New Review: Heroine Complex (2016)

Sarah Kuhn

Daw, 2016

ISBN: 9780756410841

This is the second book I’ve read by Sarah Kuhn, and she certainly has a handle on the geek aesthetic in her work. In One Con Glory, Kuhn basically unpacks the life of a die hard fangirl. In Heroine Complex, she explores superheroes (heroines) and throws in a bit of demon slaying on the side. What’s not to love?

Evie Tanaka isn’t a sidekick, merely the personal assistant for San Francisco’s only proper superhero, Aveda Jupiter. Evie and Aveda had been friends since preschool, but when a demon portal opened up eight years previously, Aveda gained a (smallish) superpower and transformed herself through strength of will and damn hard work into a kick butt superhero. Evie, on the other hand, was more than happy to ignore the unwanted gift she received that day, and after college subsumed herself in supporting Aveda’s lifestyle. Until the day when she has to take Aveda’s place and a threat means her own, unwanted, power is unleashed.

This book reminded me a little of Tansy Rayner Roberts’ “Cookie Cutter Superhero” and “Kid Dark Against the Machine” stories, in that it goes some way to interrogating the genre of superheroes – in this case, Kuhn makes a clear case for representation of non-white characters. Both her female leads are Asian-American (of different backgrounds, gasp!) and the point is made about them being inspired by a movie they loved in their youth, which had three Asian female leads kicking butt. I don’t think the importance of this can be underestimated – I love the quote from Whoopi Goldberg about seeing Nichelle Nichols on Star Trek and deciding that she could be whatever she wanted to be (and oh my, what goes around comes around – Ghostbusters‘ Leslie Jones gushes about Whoopie Goldberg being the reason she knew she could do comedy). In Heroine Complex, I think Kuhn both makes the same point (representation is essential) but also progresses the cause by offering protagonists who are not the generic white urban fantasy heroines we so often see.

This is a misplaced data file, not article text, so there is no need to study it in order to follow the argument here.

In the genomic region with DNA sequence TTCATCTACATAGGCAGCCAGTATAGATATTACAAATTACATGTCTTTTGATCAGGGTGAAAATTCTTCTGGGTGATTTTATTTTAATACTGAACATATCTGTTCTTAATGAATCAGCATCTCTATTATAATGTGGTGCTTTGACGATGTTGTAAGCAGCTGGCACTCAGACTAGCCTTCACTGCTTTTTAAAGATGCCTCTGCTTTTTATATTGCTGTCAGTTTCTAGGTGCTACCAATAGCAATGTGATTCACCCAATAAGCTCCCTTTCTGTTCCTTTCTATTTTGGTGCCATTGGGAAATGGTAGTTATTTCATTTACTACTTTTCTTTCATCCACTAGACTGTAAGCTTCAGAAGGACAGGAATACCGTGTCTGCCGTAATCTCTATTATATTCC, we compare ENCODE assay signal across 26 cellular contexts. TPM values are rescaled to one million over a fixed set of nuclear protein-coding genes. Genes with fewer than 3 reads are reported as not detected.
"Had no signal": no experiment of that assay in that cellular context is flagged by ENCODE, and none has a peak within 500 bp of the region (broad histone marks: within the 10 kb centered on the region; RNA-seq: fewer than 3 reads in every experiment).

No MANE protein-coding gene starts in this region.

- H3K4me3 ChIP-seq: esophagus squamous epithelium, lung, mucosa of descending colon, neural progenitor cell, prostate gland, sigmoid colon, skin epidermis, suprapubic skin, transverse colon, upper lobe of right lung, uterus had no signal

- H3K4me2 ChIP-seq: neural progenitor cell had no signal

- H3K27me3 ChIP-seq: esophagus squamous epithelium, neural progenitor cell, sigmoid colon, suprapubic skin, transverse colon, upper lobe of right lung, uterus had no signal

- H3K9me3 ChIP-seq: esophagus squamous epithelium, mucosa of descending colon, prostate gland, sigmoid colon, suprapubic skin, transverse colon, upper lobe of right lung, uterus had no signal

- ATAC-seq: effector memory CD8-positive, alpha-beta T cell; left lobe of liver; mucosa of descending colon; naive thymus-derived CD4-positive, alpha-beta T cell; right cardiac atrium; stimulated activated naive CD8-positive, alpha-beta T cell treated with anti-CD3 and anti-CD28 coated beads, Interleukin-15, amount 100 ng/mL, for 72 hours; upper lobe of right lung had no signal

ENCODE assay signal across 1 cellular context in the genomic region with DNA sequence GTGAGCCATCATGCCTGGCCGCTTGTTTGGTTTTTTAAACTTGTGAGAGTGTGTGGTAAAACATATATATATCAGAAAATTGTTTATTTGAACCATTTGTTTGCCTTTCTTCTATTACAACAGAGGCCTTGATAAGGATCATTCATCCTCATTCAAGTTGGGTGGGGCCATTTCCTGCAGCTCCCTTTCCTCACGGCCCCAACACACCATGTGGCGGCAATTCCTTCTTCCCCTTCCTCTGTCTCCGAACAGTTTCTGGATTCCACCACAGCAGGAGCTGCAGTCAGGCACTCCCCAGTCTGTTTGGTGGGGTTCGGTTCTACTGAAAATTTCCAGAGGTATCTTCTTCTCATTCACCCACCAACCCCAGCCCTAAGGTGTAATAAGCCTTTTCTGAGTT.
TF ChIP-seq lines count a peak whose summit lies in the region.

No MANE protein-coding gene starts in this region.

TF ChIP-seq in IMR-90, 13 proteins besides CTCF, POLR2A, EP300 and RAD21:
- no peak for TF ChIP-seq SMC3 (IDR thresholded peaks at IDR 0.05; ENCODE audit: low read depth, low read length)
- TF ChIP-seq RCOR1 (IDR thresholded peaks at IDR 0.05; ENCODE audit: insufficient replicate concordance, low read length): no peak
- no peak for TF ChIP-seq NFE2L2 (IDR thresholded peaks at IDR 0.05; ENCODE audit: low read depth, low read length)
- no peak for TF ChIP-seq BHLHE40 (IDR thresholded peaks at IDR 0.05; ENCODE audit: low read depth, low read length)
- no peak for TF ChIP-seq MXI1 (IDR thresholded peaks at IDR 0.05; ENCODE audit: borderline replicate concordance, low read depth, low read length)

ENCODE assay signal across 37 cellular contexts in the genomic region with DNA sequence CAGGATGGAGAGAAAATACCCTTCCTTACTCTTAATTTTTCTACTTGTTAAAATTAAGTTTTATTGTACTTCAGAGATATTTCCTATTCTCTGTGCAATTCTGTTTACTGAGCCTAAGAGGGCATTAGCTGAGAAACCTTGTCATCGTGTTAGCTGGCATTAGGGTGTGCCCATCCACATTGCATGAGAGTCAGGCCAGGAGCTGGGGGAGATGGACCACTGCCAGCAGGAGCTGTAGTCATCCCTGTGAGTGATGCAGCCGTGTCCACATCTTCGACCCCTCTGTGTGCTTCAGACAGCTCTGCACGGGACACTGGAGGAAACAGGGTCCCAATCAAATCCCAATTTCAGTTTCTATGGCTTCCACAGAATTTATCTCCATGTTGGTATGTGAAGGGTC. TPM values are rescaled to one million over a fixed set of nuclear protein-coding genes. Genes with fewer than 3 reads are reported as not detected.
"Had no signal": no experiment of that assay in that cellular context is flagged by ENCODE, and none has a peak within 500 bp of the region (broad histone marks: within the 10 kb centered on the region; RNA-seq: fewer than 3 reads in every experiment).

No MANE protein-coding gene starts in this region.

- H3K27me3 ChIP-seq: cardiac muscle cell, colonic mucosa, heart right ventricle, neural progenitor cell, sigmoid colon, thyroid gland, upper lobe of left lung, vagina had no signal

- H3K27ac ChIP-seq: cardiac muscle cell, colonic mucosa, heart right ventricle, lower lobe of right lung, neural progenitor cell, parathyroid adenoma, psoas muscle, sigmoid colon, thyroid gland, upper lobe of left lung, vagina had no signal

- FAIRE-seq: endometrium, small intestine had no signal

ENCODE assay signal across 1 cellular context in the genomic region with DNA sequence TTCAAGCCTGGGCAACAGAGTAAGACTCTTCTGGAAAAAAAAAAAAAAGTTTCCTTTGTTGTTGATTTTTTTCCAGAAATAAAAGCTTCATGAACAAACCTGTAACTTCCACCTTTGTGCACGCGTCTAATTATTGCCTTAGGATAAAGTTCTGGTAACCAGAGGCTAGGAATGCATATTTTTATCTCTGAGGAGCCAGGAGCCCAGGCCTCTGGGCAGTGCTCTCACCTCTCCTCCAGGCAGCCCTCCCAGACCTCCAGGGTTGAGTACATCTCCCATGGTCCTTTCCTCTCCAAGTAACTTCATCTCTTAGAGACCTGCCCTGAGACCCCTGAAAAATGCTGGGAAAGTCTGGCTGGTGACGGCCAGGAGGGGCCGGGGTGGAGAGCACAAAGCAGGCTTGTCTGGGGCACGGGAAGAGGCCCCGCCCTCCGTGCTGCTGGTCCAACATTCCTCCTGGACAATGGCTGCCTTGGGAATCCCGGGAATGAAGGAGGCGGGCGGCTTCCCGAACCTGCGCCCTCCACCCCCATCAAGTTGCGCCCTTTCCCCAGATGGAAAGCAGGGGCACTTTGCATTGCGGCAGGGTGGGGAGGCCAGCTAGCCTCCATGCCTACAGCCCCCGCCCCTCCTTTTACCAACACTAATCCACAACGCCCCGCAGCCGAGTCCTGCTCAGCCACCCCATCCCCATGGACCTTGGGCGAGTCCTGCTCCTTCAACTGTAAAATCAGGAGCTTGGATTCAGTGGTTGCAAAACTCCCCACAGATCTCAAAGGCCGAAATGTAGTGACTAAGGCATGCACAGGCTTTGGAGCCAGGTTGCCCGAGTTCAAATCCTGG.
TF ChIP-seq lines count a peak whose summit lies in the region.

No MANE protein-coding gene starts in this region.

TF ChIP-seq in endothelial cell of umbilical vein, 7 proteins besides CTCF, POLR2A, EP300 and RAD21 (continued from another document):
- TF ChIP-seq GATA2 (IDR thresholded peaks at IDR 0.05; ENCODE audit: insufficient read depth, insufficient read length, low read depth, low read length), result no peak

If I have one complaint about the book, it’s that the worldbuilding was a little fuzzy for me, but to be honest, it didn’t really matter – the pacing was great, the story rollicked along at a good pace, and the characters were well-drawn and distinct from one another. Quite a big cast of characters but I never got lost in who they all were, although I would have liked more “screen time” for some (Rose the cop was fab!). And the sex scenes, while not prolific, were nicely steamy! I understand this is the start of a series and while it stands alone beautifully, (so don’t be put off!), I will definitely pick up the next instalment and would love to see more like it!

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